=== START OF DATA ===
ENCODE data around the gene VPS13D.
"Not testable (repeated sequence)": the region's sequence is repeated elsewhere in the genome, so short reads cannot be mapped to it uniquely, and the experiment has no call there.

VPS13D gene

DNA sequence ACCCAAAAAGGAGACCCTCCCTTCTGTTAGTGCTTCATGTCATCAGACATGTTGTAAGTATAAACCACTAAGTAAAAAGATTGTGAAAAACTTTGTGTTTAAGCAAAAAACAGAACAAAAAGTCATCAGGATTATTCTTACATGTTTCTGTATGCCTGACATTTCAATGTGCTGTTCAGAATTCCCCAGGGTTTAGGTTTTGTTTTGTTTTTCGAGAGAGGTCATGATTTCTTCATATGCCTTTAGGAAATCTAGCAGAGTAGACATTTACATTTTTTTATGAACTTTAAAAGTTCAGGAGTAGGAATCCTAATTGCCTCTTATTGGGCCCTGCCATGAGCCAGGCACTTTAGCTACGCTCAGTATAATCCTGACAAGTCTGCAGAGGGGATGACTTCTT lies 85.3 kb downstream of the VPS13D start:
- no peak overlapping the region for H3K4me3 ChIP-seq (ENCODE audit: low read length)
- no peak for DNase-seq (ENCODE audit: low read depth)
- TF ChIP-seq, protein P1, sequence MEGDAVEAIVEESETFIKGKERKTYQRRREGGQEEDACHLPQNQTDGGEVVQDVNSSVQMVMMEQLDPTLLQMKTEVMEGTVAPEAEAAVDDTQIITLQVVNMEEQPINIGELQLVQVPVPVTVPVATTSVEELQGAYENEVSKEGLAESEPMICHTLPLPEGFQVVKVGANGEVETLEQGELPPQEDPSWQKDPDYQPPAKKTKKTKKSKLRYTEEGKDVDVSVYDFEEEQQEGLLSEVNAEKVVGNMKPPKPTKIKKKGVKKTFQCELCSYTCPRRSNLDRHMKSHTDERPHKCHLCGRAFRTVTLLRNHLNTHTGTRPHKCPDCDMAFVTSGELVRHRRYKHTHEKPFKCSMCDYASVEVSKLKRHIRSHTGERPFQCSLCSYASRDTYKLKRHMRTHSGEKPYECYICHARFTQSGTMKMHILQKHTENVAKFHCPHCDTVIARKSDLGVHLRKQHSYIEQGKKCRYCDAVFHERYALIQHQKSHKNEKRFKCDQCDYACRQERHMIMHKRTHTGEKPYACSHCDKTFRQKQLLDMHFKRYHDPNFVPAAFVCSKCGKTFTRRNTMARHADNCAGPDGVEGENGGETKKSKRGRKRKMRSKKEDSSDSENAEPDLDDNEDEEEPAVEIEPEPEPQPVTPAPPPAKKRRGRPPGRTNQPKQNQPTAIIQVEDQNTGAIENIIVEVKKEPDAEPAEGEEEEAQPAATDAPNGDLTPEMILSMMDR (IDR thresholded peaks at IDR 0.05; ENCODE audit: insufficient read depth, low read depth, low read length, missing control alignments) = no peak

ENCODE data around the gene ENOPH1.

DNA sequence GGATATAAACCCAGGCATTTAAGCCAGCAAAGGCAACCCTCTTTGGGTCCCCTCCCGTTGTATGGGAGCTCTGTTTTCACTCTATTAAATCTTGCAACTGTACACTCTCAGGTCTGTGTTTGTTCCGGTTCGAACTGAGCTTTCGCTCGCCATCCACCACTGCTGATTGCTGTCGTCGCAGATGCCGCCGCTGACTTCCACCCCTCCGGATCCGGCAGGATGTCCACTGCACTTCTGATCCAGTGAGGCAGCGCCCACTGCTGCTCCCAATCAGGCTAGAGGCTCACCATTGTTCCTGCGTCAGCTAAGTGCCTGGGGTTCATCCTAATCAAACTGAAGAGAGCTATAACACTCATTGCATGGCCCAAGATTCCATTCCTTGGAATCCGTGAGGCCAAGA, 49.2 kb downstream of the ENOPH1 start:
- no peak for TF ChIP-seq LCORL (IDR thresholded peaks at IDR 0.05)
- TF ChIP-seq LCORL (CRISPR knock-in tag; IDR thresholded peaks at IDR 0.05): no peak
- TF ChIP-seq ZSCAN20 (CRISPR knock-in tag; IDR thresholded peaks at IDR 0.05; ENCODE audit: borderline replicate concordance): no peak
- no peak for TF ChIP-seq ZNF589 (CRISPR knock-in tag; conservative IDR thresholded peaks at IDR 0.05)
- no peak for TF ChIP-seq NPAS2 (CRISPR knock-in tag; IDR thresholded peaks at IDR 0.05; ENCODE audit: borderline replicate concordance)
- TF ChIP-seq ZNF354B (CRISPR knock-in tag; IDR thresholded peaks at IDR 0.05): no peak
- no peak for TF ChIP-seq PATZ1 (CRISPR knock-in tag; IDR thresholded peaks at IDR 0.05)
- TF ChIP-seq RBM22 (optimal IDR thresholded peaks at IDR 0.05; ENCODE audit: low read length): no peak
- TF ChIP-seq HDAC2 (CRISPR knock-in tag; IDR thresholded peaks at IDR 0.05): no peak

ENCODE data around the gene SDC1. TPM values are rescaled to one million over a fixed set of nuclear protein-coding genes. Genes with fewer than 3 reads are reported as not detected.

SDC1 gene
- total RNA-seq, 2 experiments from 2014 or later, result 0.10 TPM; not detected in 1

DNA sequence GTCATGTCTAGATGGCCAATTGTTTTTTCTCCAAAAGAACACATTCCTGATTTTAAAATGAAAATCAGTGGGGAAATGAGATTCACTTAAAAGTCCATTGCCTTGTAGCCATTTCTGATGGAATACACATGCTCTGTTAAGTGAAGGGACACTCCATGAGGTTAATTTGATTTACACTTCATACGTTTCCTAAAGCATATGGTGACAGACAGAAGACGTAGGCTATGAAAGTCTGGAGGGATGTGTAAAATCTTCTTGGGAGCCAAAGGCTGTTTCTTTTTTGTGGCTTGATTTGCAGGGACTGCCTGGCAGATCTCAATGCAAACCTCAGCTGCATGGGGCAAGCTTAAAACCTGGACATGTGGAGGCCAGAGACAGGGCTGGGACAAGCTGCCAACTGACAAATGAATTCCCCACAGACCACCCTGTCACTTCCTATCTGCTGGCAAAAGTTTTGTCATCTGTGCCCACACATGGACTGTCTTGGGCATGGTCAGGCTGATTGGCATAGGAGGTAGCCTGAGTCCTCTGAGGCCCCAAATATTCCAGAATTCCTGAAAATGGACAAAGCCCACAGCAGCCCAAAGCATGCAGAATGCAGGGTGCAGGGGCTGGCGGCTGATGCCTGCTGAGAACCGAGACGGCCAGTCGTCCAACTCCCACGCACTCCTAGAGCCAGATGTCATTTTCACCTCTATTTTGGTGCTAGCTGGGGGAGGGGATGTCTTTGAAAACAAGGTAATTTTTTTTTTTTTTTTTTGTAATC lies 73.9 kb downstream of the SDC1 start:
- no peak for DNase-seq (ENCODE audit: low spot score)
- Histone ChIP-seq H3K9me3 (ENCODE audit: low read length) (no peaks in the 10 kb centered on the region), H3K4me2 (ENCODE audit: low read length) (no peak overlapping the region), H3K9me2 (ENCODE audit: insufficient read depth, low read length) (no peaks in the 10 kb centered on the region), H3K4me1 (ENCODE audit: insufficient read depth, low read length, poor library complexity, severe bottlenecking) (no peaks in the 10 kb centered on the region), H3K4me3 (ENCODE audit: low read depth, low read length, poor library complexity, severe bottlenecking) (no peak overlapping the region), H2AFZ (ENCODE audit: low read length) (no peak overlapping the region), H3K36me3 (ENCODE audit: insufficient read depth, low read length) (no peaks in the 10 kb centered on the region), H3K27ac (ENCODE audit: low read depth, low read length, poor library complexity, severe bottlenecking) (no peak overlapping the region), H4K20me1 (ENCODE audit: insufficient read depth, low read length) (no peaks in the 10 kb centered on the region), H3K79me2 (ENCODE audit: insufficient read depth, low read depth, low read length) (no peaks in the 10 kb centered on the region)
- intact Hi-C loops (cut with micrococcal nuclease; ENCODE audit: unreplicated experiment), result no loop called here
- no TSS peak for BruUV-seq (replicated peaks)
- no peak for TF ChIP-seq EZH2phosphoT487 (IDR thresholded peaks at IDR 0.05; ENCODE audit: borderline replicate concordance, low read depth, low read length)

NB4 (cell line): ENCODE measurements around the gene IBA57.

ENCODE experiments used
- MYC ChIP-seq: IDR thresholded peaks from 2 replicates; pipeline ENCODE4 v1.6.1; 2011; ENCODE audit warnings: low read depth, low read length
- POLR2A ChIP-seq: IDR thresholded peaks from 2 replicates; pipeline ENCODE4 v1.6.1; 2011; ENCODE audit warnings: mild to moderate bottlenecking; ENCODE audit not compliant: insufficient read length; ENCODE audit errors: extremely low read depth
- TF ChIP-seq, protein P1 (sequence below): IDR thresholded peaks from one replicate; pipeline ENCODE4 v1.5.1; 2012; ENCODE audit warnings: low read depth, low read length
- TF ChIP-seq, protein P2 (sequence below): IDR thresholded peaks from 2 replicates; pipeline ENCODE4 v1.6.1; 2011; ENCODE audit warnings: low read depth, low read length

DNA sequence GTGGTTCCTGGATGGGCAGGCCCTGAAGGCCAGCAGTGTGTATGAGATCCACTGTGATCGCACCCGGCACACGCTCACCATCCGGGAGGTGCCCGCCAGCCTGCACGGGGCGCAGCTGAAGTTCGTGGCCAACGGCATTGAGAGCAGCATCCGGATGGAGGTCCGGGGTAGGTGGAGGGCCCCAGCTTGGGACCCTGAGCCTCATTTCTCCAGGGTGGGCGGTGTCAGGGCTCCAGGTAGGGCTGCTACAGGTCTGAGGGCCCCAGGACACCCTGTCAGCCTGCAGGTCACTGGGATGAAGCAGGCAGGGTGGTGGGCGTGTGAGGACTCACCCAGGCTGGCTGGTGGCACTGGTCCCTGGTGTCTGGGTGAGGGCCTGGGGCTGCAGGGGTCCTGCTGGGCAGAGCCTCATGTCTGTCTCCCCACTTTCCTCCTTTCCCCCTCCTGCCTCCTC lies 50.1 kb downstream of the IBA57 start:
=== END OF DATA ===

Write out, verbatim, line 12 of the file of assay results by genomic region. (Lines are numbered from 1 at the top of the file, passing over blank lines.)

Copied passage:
- TF ChIP-seq ZSCAN20 (CRISPR knock-in tag; IDR thresholded peaks at IDR 0.05; ENCODE audit: borderline replicate concordance): no peak